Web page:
Surprisingly, the micro-brewery located beneath the South Stand is classed as non-essential, too. It includes an electric steam boiler fed from two supplies of 520A and 250A. The brewery also has a distribution board to serve pumps, among other things, and this has a 250A supply.
‘To keep the loads manageable, the brewery does not brew beer on the same day as a match is scheduled,’ explains Carr.
The stadium opened to critical acclaim for the quality of its design, if not for the quality of football played on the night. Now that this major landmark is complete, the second phase of the site’s development is set to begin and will include a 180-bedroom hotel, an extreme sports building with the UK’s tallest climbing wall, a community health centre, and 222 new affordable homes. Game on.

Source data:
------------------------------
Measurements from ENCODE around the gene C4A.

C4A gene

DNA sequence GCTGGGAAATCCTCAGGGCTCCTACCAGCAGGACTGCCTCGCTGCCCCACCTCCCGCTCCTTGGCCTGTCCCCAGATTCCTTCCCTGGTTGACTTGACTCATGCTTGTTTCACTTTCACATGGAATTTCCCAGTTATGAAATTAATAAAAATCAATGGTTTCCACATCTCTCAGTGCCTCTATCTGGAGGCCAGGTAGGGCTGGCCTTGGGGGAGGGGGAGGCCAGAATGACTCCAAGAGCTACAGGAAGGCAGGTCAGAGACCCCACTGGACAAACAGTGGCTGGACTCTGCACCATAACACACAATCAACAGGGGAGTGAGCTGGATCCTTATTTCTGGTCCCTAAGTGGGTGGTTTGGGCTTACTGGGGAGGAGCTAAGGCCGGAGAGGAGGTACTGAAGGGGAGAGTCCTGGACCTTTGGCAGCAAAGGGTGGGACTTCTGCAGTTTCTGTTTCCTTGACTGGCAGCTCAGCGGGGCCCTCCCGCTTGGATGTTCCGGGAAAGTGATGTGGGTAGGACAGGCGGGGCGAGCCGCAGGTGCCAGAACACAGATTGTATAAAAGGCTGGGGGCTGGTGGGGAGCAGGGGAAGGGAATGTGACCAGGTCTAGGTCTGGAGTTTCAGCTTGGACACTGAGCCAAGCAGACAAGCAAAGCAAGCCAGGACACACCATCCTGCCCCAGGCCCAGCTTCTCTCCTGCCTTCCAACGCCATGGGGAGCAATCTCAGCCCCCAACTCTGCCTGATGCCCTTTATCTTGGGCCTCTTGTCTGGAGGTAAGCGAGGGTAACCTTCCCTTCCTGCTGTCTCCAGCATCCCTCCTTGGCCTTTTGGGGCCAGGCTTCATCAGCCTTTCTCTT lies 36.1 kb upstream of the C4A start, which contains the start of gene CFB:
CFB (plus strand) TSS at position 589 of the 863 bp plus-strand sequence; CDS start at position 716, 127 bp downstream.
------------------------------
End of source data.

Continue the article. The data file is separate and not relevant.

In a (CIBSE) league of their own
Buro Happold , which designed the building services for Tottenham Hotspur’s new home stadium, was the winner of the Building Performance Consultancy (Over 1,000 Employees) category at this year’s CIBSE Building Performance Awards.
The focus of the consultancy is on delivering high-performing buildings and cities via six core areas: delivering building performance; health, wellbeing and productivity; BIM for efficient delivery; smart buildings; digital design for the built environment; and design for prefabrication.
The award judges were particularly impressed with the work by the building performance group to create an interactive database for all modelled and measured data across Buro Happold’s global portfolio of projects. This will enable project teams to understand how their buildings are performing in use and on a year-on-year basis.
It is good to see what Buro Happold is doing to address building performance and to get that understanding reflected in what is delivered on site, said the judges.